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Is white racism a kind of toxic cloud that drifts over our country, invisible to many or most white-skinned citizens but terrifyingly visible to the black and brown-skinned? We may believe — with good reason — that we are not racists; but does our passivity or indifference to the racism of others make us their enablers? It is stunning to learn that hundreds of millions of dollars are paid out annually in court settlements to victims of police brutality or misconduct — and these millions are paid by taxpayers. In effect, unwittingly, yet not altogether innocently, we are all supporting police brutality and misconduct.

In the late 1990s, while I was being driven back home to Princeton from a literary event in New York City, a New Jersey state police vehicle stopped the car. It was not evident why; the driver had not been speeding or driving erratically, and there was nothing wrong with the Lincoln Town Car.

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Two state troopers demanded that the (black) driver show them his driver's license and the auto registration. They then ordered him to get out of the car. What I could hear of their interrogation was repeated questions: Where are you going? Where do you live? Whose car is this?

No doubt accustomed to being harassed by white law enforcement, the driver answered the questions in a quiet and courteous voice. Yet the officers kept repeating the questions, as if they had some reason to suspect that the driver was lying. Seeing me in the back seat, they walked the driver away from the car, along the shoulder of the highway, and proceeded to interrogate him for what seemed like a very long time — 40 minutes? By this time I had called my husband on my cell phone and told him about the situation — "I don't know when I will get home," I remember telling him.

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I do remember opening the door of the limousine, thinking that I would stand outside, but one of the troopers yelled angrily at me: "Get back inside that car, lady!"

Whatever they were saying to the black driver, however they might have been threatening him, they did not want a witness. Especially, they did not want a white woman witness.

How naive it seems to me now to have imagined that I might have been a more helpful witness to what was obviously, in retrospect, a flagrant example of police profiling. At the time, I did not even have a cell phone that could record anything; it was a very minimal phone, indeed. And I have to confess, what I felt when the trooper yelled at me was sheer visceral fear, dread — there was no way, there is no way, that a lone individual can stand up to law enforcement officers who are not only armed but, usually, physically domineering. Out on the Jersey Turnpike, in the dark, as traffic rushes past, no one can assert his or her rights to the police without inviting immediate retaliation.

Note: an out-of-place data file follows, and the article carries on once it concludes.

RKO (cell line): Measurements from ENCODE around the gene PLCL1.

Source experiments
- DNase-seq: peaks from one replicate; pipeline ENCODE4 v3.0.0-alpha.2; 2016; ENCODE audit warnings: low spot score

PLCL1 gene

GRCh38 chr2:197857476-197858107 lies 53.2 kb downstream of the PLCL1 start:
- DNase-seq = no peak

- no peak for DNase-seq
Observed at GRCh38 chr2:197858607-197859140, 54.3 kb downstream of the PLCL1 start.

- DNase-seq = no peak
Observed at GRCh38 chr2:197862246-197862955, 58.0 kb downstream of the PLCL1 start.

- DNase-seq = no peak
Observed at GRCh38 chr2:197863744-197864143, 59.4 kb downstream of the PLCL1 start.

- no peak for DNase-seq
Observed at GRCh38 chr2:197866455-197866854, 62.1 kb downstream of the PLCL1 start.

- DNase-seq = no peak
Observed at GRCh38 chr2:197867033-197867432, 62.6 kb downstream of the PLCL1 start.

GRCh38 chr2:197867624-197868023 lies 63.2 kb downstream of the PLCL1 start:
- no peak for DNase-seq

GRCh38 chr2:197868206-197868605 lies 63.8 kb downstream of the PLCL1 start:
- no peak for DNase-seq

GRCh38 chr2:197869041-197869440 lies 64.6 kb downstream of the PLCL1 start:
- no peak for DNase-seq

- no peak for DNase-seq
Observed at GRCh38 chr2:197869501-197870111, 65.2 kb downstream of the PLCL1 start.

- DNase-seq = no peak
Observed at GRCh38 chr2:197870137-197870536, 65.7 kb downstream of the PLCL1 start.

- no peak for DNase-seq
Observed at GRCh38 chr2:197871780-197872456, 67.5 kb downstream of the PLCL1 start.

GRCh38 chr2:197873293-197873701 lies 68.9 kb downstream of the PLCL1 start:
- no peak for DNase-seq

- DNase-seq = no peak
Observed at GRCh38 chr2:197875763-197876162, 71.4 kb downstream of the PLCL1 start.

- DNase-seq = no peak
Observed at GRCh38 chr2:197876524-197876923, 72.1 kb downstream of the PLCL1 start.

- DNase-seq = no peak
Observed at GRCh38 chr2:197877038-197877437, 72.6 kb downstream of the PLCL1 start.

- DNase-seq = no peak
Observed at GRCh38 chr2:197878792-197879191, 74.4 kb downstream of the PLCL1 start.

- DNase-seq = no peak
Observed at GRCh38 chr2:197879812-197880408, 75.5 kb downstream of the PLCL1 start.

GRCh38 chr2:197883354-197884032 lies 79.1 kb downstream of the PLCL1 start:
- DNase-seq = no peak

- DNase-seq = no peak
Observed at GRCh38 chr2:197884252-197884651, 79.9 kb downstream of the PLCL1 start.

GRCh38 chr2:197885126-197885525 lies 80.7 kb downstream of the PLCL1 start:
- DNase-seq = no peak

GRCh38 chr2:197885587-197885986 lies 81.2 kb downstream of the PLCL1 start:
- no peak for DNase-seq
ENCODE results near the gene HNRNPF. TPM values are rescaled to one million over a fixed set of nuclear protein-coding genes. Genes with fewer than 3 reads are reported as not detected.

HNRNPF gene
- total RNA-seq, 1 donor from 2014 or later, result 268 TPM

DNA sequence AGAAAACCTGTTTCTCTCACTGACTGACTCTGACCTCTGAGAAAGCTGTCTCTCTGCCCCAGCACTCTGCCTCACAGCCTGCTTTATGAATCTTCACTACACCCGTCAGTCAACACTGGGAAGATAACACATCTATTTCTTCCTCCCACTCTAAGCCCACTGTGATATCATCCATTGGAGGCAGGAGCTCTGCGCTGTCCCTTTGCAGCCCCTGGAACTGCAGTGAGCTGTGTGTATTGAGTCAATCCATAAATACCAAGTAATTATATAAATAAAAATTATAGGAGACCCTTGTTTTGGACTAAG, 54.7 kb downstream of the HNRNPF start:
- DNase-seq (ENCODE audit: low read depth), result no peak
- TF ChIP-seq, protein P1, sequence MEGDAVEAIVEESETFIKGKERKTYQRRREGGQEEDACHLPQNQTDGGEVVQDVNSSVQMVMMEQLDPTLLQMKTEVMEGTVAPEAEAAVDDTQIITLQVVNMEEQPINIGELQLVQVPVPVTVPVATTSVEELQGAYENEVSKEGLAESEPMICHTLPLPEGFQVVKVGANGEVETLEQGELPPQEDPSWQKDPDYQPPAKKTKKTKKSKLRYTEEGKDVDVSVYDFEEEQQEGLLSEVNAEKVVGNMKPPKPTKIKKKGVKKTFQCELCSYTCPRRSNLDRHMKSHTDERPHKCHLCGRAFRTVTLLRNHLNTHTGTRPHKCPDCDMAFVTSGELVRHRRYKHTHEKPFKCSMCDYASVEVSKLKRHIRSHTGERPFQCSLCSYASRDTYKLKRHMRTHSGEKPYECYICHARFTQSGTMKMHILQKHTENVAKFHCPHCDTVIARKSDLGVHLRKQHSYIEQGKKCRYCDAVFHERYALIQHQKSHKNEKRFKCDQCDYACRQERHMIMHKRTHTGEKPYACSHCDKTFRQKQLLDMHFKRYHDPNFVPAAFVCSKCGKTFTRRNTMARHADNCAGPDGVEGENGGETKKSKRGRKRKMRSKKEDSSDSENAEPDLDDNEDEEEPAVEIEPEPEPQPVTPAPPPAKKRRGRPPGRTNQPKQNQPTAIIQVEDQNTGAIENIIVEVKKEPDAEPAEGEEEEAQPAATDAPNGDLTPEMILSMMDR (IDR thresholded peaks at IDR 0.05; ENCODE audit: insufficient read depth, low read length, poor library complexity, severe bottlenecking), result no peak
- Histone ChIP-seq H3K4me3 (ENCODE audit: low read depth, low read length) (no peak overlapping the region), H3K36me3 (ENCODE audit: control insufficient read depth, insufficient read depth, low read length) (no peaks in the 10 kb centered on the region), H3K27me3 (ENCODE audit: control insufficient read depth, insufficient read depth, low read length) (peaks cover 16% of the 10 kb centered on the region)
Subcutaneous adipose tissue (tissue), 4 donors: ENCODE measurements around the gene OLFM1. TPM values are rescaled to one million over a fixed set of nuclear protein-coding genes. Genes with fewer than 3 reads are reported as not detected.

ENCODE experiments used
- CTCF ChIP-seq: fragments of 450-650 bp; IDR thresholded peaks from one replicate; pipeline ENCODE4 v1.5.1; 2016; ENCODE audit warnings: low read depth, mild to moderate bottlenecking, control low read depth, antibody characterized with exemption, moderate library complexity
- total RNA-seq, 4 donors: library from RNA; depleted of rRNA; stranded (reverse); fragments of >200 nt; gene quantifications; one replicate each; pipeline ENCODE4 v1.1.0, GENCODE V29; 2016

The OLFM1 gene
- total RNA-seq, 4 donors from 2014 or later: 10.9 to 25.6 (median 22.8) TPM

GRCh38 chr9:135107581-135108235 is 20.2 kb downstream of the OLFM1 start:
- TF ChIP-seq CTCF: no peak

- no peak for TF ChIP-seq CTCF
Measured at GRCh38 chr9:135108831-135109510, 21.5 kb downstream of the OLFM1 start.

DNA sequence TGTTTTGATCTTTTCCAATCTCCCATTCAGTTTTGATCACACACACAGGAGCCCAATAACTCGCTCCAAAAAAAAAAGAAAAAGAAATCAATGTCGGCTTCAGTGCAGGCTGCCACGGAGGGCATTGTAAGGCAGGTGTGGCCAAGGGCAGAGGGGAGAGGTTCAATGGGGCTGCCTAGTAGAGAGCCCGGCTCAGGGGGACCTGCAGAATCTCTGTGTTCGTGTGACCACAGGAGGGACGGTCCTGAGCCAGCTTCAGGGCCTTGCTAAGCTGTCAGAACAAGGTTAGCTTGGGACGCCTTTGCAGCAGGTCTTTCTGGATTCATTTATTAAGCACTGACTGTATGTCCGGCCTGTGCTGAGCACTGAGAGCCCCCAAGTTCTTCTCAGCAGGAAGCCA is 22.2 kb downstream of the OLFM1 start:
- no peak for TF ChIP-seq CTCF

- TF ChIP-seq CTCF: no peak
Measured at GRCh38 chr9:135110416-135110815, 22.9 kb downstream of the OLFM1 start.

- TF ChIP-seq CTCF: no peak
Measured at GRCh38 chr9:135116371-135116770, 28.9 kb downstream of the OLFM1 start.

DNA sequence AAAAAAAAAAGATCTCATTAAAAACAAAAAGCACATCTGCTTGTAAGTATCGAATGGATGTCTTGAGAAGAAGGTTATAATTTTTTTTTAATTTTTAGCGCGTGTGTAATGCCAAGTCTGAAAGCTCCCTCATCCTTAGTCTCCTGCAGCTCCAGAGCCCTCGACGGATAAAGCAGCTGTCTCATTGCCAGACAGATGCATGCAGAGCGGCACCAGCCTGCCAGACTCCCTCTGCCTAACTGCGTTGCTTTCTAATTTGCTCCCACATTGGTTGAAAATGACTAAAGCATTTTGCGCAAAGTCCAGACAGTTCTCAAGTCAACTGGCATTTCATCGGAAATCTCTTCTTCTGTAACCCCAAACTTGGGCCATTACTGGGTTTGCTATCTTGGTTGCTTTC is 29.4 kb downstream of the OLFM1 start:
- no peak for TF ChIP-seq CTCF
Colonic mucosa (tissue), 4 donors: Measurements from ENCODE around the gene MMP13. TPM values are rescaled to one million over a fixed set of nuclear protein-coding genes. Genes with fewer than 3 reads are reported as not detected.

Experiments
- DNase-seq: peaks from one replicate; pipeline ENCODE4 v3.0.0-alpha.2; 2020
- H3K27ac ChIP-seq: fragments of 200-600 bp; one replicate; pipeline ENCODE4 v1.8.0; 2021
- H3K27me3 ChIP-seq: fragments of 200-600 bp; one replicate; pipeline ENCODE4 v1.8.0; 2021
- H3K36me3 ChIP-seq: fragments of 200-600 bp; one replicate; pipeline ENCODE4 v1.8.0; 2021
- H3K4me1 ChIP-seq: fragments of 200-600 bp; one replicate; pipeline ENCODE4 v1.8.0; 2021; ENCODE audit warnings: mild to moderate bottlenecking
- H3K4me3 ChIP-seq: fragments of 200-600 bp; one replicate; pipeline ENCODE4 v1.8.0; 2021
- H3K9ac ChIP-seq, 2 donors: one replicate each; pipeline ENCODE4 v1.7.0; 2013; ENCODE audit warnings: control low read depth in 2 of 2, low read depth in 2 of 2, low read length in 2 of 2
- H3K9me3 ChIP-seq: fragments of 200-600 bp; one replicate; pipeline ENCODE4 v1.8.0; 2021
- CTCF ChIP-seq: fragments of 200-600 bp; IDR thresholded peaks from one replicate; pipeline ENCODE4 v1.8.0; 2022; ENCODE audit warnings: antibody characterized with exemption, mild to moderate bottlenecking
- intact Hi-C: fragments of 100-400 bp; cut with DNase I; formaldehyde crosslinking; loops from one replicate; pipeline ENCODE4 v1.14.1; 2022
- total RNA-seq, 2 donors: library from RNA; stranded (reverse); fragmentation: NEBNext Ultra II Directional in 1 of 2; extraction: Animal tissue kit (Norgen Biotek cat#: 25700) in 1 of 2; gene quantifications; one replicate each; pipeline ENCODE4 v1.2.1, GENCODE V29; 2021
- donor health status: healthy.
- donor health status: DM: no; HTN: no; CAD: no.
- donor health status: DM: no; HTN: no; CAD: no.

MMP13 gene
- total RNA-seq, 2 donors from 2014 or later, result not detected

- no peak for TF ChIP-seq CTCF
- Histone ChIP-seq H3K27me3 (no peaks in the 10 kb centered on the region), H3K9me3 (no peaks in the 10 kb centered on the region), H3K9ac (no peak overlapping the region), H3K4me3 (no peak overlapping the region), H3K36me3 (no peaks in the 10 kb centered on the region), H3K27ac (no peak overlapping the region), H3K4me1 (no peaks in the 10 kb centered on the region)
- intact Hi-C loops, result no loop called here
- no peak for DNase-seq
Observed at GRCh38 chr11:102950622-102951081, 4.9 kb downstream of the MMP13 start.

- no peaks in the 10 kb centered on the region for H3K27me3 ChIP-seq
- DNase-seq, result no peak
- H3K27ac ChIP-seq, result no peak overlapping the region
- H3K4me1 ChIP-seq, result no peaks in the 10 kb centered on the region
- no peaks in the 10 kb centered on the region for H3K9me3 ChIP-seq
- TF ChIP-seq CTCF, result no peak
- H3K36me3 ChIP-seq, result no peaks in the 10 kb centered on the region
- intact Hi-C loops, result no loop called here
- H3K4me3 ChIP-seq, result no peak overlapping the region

Yet perhaps, just the presence of a white person in the car protected the driver from what could have been a worse experience. It is not difficult to imagine similar scenarios that escalate into police shootings of unarmed citizens — black or brown-skinned, mentally ill, homeless; the victim allegedly "reaches into his pocket" — "lunges for an officer's weapon" — "makes a threatening gesture" — and the police respond with excessive force.

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And so, the driver of the limousine, by speaking very courteously to the state troopers, and seeming to placate their profiling, was not harmed. I think that he was not even given a ticket. After some time, he was allowed to return to the car and drive to Princeton. I tried to ask him about the experience, and to commiserate with him, but he was clearly shaken, and did not want to talk. And when I called the limousine service the next morning to ask if they knew anything about the incident, it seemed that no one knew about it. Except for being vividly imprinted in my memory, and no doubt in the memory of the driver, nothing more came of it.

In planning my latest novel "The Sacrifice," which is set in a fictitious New Jersey postindustrial city on a river in 1988, yet in the aftermath still of the devastating Newark riot of 1967, I wanted to dramatize as intimately as possible the lives of black citizens who are hemmed in, harassed, and intimidated, and sometimes much worse, by white law enforcement. Though the novel was suggested by the infamous Tawana Brawley case of 1987, it is not actually about that case, in which a young black girl claimed to have been imprisoned, raped, beaten, and threatened by white police officers, but was not in fact imprisoned, raped, beaten or threatened at all. In "The Sacrifice," the young girl is a victim of sexual violence and she is indeed threatened — except we are not sure by whom, at least initially. That the media will make so much of a case of no substance, while ignoring countless cases of actual police brutality, suggests a tacit complicity with racism. Excited interest is directed toward the hoax, and the claims of genuine suffering might be undermined.

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The specter of white racism hovers over the lives of these individuals — "fictitious" but, to the novelist, achingly real. It is a way of bearing witness if only at a remove, through the shared sympathies of fiction.

Joyce Carol Oates is a visiting writer at Stanford University. Her new novel is "The Sacrifice."

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